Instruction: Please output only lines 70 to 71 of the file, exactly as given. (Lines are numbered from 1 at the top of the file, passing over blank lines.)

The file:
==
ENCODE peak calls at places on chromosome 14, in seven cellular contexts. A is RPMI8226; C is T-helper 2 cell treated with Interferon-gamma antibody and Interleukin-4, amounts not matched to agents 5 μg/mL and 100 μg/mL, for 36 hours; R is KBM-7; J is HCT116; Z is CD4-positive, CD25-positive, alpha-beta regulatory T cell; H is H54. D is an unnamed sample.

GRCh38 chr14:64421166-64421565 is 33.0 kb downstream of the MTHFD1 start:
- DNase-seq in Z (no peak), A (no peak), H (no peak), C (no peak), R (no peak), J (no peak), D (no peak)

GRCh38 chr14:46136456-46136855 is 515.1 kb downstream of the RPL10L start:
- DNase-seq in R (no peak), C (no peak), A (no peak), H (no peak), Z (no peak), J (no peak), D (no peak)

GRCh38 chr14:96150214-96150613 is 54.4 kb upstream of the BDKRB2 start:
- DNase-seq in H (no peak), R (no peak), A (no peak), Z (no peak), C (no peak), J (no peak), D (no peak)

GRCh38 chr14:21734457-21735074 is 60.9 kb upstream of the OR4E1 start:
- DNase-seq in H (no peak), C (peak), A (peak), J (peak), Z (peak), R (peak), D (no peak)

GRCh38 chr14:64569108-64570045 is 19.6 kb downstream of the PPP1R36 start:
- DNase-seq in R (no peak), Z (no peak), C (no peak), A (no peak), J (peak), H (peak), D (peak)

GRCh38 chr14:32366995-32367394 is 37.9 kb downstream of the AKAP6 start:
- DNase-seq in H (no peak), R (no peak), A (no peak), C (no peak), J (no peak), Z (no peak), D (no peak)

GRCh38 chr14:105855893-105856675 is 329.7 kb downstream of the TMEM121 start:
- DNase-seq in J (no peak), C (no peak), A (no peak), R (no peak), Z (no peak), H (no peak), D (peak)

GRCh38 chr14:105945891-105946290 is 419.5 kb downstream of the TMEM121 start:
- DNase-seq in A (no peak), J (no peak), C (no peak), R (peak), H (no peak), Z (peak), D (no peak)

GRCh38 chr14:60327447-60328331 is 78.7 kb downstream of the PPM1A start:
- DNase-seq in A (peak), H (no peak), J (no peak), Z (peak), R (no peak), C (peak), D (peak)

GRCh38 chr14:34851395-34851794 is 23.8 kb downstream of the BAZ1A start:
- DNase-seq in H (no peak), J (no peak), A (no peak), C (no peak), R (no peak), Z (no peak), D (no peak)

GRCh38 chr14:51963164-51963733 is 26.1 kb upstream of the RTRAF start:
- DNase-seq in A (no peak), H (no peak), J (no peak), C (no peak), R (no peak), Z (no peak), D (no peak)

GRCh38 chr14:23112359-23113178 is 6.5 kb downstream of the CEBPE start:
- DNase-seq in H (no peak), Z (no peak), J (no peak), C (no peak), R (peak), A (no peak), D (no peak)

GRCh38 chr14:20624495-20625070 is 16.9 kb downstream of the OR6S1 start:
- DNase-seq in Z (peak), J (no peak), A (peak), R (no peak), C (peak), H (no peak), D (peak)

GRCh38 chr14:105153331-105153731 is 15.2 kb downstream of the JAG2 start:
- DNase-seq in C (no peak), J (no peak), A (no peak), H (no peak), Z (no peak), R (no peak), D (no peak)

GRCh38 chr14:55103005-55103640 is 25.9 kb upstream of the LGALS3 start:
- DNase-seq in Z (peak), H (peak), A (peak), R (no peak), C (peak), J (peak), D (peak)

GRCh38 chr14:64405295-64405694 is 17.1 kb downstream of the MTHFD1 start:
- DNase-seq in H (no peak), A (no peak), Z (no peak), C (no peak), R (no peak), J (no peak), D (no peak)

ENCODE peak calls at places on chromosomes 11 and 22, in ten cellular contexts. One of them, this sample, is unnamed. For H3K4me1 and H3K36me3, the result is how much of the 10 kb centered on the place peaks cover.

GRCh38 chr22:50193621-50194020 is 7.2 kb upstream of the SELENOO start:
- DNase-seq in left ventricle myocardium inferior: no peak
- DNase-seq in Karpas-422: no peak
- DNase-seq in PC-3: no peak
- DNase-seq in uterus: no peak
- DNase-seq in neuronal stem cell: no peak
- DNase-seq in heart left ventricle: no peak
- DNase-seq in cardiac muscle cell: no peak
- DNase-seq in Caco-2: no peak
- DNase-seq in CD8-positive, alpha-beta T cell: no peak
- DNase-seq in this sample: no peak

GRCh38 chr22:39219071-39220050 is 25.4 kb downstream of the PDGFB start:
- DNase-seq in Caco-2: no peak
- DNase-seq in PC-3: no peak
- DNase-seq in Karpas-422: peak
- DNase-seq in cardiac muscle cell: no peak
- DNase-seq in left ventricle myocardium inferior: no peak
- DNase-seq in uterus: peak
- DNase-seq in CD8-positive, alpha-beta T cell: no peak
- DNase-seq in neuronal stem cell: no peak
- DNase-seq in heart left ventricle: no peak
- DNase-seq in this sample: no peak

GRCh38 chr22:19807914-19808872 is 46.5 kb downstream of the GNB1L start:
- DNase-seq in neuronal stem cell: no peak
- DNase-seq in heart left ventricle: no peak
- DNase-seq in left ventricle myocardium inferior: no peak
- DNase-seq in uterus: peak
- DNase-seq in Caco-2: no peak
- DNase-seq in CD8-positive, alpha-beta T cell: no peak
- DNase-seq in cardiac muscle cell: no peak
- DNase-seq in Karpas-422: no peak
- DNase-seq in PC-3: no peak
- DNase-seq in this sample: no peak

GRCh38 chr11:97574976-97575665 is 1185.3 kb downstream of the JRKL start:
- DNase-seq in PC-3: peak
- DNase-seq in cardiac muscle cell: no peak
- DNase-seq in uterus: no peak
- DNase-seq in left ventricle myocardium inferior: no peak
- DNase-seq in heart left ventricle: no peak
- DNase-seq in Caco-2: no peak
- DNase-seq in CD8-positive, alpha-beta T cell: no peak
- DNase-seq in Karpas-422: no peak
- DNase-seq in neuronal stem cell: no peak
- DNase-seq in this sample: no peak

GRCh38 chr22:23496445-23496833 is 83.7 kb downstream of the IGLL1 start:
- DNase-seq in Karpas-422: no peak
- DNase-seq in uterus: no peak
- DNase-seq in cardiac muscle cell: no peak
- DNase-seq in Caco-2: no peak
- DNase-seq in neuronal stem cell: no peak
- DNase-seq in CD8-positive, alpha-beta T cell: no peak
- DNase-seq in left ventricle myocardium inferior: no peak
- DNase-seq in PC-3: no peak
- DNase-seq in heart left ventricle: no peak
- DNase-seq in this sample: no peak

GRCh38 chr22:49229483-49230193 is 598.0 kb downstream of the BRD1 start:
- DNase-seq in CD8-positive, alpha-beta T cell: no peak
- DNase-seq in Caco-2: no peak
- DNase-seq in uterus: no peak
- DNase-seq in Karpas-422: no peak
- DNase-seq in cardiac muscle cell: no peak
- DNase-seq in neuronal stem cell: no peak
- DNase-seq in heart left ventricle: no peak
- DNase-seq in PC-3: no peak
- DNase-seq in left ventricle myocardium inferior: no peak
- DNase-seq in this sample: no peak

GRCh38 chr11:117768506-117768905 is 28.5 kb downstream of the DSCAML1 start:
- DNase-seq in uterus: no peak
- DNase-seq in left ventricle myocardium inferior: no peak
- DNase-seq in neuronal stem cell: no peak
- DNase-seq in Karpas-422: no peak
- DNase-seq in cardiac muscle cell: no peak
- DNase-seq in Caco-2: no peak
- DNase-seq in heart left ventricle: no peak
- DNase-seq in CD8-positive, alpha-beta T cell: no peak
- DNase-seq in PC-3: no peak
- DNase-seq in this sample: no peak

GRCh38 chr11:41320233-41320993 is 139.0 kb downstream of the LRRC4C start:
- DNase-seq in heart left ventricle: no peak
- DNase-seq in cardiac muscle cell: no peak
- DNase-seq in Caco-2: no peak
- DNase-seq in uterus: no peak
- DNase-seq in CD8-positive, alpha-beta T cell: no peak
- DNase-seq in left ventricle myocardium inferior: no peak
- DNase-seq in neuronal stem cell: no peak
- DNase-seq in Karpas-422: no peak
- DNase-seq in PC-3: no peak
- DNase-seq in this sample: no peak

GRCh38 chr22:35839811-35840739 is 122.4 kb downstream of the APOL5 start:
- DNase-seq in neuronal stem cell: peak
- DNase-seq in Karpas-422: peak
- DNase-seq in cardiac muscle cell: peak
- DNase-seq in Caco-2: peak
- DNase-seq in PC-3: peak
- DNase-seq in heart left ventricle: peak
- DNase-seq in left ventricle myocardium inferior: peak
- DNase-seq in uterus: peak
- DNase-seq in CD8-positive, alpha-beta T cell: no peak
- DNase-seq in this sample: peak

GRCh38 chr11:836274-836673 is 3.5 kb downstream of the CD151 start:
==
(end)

- DNase-seq in cardiac muscle cell: no peak
- DNase-seq in uterus: no peak